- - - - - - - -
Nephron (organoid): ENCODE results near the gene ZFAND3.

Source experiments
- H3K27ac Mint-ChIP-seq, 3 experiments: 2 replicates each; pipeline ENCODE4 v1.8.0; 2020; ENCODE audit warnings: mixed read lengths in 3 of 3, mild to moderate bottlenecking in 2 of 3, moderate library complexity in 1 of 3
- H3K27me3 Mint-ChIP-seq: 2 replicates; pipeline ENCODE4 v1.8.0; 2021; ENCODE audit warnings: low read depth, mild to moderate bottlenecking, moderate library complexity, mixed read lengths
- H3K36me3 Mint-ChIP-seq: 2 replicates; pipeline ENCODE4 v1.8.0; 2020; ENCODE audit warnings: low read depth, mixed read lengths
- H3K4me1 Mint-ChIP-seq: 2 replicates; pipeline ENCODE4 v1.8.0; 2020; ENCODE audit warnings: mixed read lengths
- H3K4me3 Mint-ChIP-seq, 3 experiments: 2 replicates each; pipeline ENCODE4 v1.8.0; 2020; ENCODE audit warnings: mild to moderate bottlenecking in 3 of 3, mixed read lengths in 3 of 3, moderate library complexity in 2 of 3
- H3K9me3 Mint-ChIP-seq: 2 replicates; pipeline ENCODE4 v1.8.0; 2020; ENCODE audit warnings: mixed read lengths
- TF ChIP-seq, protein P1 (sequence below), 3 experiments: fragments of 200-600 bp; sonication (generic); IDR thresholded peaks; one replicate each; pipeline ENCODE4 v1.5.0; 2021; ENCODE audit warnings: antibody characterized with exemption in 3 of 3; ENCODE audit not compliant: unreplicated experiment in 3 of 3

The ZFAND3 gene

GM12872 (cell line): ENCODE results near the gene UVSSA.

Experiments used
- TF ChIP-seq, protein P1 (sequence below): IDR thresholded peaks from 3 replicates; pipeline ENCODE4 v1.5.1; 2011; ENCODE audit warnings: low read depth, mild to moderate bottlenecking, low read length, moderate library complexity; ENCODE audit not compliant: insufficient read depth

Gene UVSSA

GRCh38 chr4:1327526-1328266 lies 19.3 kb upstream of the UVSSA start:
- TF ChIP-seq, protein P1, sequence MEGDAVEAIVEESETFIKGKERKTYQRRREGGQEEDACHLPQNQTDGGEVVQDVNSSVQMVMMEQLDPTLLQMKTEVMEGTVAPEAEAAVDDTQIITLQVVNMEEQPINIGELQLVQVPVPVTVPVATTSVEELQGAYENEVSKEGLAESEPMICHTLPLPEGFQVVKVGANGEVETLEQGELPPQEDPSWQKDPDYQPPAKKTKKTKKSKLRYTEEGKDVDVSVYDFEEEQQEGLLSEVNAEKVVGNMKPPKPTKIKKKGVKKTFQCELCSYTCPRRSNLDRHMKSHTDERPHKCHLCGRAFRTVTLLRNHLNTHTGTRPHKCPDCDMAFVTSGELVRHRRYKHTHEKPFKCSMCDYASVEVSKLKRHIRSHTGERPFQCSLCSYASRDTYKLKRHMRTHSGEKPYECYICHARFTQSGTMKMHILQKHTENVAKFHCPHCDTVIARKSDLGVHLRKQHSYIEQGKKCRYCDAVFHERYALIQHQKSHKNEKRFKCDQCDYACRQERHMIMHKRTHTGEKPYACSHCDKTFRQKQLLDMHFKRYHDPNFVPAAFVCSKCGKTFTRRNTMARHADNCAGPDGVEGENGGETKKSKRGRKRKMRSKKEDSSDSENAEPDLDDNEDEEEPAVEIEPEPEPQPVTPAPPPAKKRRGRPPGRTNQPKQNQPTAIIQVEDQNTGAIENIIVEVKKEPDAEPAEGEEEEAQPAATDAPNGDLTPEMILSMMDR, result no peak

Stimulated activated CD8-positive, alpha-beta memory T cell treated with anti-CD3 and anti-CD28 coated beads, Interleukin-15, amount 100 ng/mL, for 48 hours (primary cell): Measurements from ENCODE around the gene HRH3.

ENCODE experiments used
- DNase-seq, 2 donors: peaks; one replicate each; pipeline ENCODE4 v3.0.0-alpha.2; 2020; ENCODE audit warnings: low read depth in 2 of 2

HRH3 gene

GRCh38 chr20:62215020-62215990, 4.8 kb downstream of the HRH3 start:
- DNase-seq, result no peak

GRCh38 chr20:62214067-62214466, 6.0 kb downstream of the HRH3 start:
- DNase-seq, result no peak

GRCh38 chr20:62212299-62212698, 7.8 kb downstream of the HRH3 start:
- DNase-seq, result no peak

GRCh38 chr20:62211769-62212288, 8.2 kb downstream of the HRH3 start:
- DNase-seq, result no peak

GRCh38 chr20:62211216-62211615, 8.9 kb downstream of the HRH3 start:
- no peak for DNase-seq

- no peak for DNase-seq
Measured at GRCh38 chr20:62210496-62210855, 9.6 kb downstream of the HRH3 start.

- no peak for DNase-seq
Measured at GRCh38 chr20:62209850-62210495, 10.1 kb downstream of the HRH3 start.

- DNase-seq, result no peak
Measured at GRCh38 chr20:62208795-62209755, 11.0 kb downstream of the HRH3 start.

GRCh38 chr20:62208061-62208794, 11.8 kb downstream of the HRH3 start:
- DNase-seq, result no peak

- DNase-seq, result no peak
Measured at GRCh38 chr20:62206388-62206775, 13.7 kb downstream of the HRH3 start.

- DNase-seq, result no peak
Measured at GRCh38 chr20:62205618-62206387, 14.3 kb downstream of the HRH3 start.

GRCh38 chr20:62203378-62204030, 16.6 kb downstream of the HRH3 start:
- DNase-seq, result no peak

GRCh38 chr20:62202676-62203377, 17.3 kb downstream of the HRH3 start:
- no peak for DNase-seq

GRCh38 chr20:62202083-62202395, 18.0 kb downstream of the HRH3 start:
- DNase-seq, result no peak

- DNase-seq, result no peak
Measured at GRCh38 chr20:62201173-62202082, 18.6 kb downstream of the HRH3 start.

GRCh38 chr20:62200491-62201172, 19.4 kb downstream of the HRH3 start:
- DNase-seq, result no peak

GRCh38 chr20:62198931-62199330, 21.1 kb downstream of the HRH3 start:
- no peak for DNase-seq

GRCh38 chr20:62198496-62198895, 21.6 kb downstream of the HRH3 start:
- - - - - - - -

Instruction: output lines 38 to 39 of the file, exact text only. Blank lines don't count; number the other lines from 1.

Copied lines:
- DNase-seq, result no peak

- DNase-seq, result no peak